While some posts in our Minitab blog focus on understanding t-tests and t-distributions this post will focus more simply on how to hand-calculate the t-value for a one-sample t-test (and how to replicate the p-value that Minitab gives us).
The formulas used in this post are available within Minitab Statistical Software by choosing the following menu path: Help > Methods and Formulas > Basic Statistics > 1-sample t.
The null and three alternative hypotheses for a one-sample t-test are shown below:
The default alternative hypothesis is the last one listed: The true population mean is not equal to the mean of the sample, and this is the option used in this example.
To understand the calculations, we’ll use a sample data set available within Minitab. The name of the dataset is Bears.MTW, because the calculation is not a huge bear to wrestle (plus who can resist a dataset with that name?).
For this example, we will use column C2, titled Age, in the Bears.MTW data set, and we will test the hypothesis that the average age of bears is 40. First, we’ll use Stat > Basic Statistics > 1-sample t to test the hypothesis:
After clicking OK above we see the following results in the session window:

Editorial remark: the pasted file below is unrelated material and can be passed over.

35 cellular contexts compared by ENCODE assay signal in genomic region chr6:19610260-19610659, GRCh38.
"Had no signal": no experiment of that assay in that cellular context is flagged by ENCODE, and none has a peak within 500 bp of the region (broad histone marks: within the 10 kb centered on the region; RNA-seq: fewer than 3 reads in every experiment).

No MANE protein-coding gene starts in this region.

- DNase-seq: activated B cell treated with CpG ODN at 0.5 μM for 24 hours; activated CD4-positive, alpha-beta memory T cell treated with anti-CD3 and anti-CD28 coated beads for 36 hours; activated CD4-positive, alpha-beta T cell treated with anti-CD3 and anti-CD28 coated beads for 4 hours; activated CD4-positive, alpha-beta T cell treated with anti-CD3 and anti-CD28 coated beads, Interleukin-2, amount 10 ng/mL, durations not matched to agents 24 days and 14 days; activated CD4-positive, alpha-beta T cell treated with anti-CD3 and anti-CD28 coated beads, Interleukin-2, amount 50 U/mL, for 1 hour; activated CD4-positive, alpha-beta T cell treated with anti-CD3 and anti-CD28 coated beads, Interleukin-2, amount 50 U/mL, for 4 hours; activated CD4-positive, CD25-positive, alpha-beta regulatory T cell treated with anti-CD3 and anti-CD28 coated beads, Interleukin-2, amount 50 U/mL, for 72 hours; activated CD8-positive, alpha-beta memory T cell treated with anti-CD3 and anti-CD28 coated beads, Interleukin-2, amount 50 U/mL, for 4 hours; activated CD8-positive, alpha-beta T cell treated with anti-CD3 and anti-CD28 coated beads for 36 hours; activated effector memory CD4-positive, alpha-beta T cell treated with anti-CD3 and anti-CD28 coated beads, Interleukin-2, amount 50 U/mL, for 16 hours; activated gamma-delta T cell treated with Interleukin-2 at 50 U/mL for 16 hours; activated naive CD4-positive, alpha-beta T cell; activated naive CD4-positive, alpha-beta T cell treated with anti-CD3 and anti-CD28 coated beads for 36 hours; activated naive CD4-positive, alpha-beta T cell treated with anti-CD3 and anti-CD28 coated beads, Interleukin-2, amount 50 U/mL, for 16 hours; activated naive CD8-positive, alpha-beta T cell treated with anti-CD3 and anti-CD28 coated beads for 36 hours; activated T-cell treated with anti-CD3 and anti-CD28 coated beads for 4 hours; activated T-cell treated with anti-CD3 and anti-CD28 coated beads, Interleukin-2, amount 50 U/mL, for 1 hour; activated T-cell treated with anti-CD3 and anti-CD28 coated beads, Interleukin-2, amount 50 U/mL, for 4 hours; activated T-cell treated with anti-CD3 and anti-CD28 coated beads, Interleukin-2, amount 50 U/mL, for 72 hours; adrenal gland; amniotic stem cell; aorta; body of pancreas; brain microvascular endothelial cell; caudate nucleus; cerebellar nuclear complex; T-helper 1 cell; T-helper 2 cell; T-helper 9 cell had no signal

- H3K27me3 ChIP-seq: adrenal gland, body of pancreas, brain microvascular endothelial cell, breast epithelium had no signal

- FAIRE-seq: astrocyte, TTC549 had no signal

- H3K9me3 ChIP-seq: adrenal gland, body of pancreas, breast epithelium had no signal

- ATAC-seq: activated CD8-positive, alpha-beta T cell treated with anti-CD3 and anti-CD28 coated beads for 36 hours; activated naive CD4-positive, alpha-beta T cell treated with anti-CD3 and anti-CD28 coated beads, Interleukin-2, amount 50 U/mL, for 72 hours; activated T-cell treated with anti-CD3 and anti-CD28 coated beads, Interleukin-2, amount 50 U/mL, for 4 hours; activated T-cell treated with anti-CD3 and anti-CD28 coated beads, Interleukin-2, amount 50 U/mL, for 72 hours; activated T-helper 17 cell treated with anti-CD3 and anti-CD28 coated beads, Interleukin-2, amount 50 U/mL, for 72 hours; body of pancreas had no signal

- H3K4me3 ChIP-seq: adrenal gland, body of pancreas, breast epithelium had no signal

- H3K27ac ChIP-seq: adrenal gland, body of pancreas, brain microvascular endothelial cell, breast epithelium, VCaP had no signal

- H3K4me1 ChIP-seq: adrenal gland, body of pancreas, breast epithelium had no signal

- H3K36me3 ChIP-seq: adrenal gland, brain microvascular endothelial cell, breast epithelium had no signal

With a high p-value of 0.361, we don’t have enough evidence to conclude that the average age of bears is significantly different from 40.
Now we’ll see how to calculate the T value above by hand.
The formula for the T value (0.92) shown above is calculated using the following formula in Minitab:
The output from the 1-sample t test above gives us all the information we need to plug the values into our formula:
Sample mean: 43.43
Sample standard deviation: 34.02
Sample size: 83
We also know that our target or hypothesized value for the mean is 40.
Using the numbers above to calculate the t-statistic we see:
t = (43.43-40)/34.02/√83) = 0.918542
(which rounds to 0.92, as shown in Minitab’s 1-sample t-test output)
Now, we could dust off a statistics textbook and use it to compare our calculated t of 0.918542 to the corresponding critical value in a t-table, but that seems like a pretty big bear to wrestle when we can easily get the p-value from Minitab instead. To do that, I’ve used Graph > Probability Distribution Plot > View Probability:
In the dialog above, we’re using the t distribution with 82 degrees of freedom (we had an N = 83, so the degrees of freedom for a 1-sample t-test is N-1). Next, I’ve selected the Shaded Area tab:
In the dialog box above, we’re defining the shaded area by the X value (the calculated t-statistic), and I’ve typed in the t-value we calculated in the X value field. This was a 2-tailed test, so I’ve selected Both Tails in the dialog above.
After clicking OK in the window above, we see:
We add together the probabilities from both tails, 0.1805 + 0.1805 and that equals 0.361 – the same p-value that Minitab gave us for the 1-sample t test.
That wasn’t so bad—not a difficult bear to wrestle at all!